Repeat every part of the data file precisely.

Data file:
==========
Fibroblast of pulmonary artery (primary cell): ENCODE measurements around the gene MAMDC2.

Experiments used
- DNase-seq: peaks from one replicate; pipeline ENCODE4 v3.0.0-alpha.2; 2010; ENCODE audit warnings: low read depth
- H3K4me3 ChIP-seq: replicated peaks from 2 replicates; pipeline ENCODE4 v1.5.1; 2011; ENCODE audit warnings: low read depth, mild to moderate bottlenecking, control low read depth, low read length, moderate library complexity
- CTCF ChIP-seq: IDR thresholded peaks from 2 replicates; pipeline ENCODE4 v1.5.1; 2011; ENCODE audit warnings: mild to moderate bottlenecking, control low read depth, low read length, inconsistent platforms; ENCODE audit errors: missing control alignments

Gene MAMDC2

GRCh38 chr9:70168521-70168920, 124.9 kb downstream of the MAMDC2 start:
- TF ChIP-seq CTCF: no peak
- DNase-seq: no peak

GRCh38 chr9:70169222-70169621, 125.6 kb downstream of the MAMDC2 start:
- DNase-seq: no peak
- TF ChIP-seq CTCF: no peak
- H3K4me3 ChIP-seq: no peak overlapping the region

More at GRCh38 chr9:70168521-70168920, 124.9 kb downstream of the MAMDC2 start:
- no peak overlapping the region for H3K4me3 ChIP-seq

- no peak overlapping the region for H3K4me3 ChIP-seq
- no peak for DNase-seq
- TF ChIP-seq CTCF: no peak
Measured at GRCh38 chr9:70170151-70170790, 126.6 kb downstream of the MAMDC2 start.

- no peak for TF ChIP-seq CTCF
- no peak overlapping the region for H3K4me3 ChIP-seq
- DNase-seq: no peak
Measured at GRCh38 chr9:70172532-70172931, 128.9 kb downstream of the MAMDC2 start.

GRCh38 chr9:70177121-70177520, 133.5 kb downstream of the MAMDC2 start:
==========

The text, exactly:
Fibroblast of pulmonary artery (primary cell): ENCODE measurements around the gene MAMDC2.

Experiments used
- DNase-seq: peaks from one replicate; pipeline ENCODE4 v3.0.0-alpha.2; 2010; ENCODE audit warnings: low read depth
- H3K4me3 ChIP-seq: replicated peaks from 2 replicates; pipeline ENCODE4 v1.5.1; 2011; ENCODE audit warnings: low read depth, mild to moderate bottlenecking, control low read depth, low read length, moderate library complexity
- CTCF ChIP-seq: IDR thresholded peaks from 2 replicates; pipeline ENCODE4 v1.5.1; 2011; ENCODE audit warnings: mild to moderate bottlenecking, control low read depth, low read length, inconsistent platforms; ENCODE audit errors: missing control alignments

Gene MAMDC2

GRCh38 chr9:70168521-70168920, 124.9 kb downstream of the MAMDC2 start:
- TF ChIP-seq CTCF: no peak
- DNase-seq: no peak

GRCh38 chr9:70169222-70169621, 125.6 kb downstream of the MAMDC2 start:
- DNase-seq: no peak
- TF ChIP-seq CTCF: no peak
- H3K4me3 ChIP-seq: no peak overlapping the region

More at GRCh38 chr9:70168521-70168920, 124.9 kb downstream of the MAMDC2 start:
- no peak overlapping the region for H3K4me3 ChIP-seq

- no peak overlapping the region for H3K4me3 ChIP-seq
- no peak for DNase-seq
- TF ChIP-seq CTCF: no peak
Measured at GRCh38 chr9:70170151-70170790, 126.6 kb downstream of the MAMDC2 start.

- no peak for TF ChIP-seq CTCF
- no peak overlapping the region for H3K4me3 ChIP-seq
- DNase-seq: no peak
Measured at GRCh38 chr9:70172532-70172931, 128.9 kb downstream of the MAMDC2 start.

GRCh38 chr9:70177121-70177520, 133.5 kb downstream of the MAMDC2 start: